Out of the shadows and into the streets!
Tania Chairez and Jessica Hyejin Lee, openly undocumented and unafraid mujeres, block traffic in an act of civil disobedience in front of ICE headquarters in Philadelphia. They risked deportation to free Miguel.
Photo Credit: Jessica Hyejin Lee
Today in the USA, heroes are arrested and nobody notices, while Snooki is a household word. Kali Yuga has a sense of humor, too
In fact, in just four years, 2003-2007, the Iraq War resulted in 141 metric tons of CO2 emissions - the equivalent of 25 million cars. “Those who claim [that] slowing population growth,” Angus and Butler write, “will stop or slow environmental destruction are ignoring these real and immediate threats to life … Corporations and armies aren’t polluting the world and destroying ecosystems because there are too many people, and they won’t stop if the birth rate is reduced. If Afghan women have fewer babies, the US military won’t stop firing shells made of depleted uranium into their villages. Nor will military bases in Afghanistan stop dumping toxic wastes into open burn pits.”
The art of illustrator Julio Salgado has become synonymous with the immigrant rights youth movement, that embraced by U.S.-raised young people who were brought here illegally or stayed on with expired visas after their parents brought them to the U.S. as children.
His bright, chunky characters, sometimes depicted in graduate cap-and-gown attire, are found on posters and t-shirts advocating for the Development, Relief and Education for Alien Minors (DREAM) Act, proposed federal legislation that would grant conditional legal status to young people who arrived before age 16 of they go to college or join the military. Last year Salgado created “Liberty for All,” an online political comic strip about a young college graduate named Libertad, or Liberty, who can’t find work beyond menial jobs.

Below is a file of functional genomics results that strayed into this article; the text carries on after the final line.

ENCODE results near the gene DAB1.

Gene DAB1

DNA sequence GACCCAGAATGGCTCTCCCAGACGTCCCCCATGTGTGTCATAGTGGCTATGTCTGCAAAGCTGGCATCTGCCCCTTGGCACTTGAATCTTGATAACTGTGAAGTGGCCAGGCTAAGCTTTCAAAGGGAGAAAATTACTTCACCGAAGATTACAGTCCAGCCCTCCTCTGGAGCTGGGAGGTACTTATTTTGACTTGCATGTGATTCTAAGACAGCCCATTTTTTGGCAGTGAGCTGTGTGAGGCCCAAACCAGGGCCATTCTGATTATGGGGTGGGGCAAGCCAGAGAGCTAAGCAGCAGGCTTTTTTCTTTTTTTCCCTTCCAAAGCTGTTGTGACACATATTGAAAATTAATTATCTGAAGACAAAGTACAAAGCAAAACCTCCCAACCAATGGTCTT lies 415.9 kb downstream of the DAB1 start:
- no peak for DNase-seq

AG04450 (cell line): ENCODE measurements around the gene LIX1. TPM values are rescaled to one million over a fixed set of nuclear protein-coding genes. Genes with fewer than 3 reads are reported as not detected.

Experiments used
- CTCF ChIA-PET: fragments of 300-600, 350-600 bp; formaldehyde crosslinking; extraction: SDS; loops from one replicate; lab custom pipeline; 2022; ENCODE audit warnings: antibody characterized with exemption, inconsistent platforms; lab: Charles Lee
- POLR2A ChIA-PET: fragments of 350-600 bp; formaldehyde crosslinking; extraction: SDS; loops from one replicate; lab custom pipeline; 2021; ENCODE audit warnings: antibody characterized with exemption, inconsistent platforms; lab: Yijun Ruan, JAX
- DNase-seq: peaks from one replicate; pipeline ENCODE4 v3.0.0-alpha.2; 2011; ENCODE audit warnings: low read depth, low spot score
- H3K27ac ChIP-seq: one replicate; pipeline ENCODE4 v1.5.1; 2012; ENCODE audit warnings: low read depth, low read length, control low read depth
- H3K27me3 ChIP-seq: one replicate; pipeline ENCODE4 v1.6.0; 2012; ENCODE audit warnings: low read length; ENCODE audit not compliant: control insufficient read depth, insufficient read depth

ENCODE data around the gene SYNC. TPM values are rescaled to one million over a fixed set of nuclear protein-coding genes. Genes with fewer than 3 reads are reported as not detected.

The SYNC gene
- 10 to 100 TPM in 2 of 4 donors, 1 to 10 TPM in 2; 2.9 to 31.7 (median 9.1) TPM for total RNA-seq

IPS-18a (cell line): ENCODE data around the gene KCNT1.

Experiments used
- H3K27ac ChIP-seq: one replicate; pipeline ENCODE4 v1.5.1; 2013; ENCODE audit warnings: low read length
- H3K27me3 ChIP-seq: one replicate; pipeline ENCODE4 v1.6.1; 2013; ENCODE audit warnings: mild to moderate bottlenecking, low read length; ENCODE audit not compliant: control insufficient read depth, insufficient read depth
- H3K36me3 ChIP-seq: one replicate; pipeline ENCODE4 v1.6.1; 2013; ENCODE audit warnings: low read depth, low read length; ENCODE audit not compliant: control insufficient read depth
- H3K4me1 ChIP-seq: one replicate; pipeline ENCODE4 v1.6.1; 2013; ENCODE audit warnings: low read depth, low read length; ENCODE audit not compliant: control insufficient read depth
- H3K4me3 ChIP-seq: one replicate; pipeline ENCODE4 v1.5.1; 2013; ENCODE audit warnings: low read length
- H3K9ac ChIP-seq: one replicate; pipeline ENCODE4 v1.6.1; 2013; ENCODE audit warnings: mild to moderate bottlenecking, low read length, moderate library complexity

Here is Salgado’s take on what it’s like to come out twice – or not
clicky for interview!
AN INDIAN student who paid thousands of dollars to study in Australia was illegally detained at the Villawood detention centre for 18 months because of mistakes by immigration officers, the Australian Human Rights Commissioner has found.
The commissioner, Catherine Branson, has found that Prashant Cherkupalli, 31, should be paid $597,000 in compensation for the 509 days he was illegally detained between November 2004 and April 2006.
Mr Cherkupalli, 31, who kept his ordeal secret from his family, is now suing the Commonwealth in the NSW Supreme Court for damages.
”I was ashamed to tell my parents. I came here to do something and ended up in prison. I spent thousands of dollars from my family,” he said.
The detention caused him to miss classes and forfeit $57,000 in student fees. He has since graduated with a master of engineering degree from Sydney University.
…Mr Cherkupalli believes he lost the opportunity to gain permanent residency in Australia because the time spent in detention meant he was too old when he applied after graduation. ”Everyone’s aim after being a student is to get a job and settle down. I can’t do that,” he says.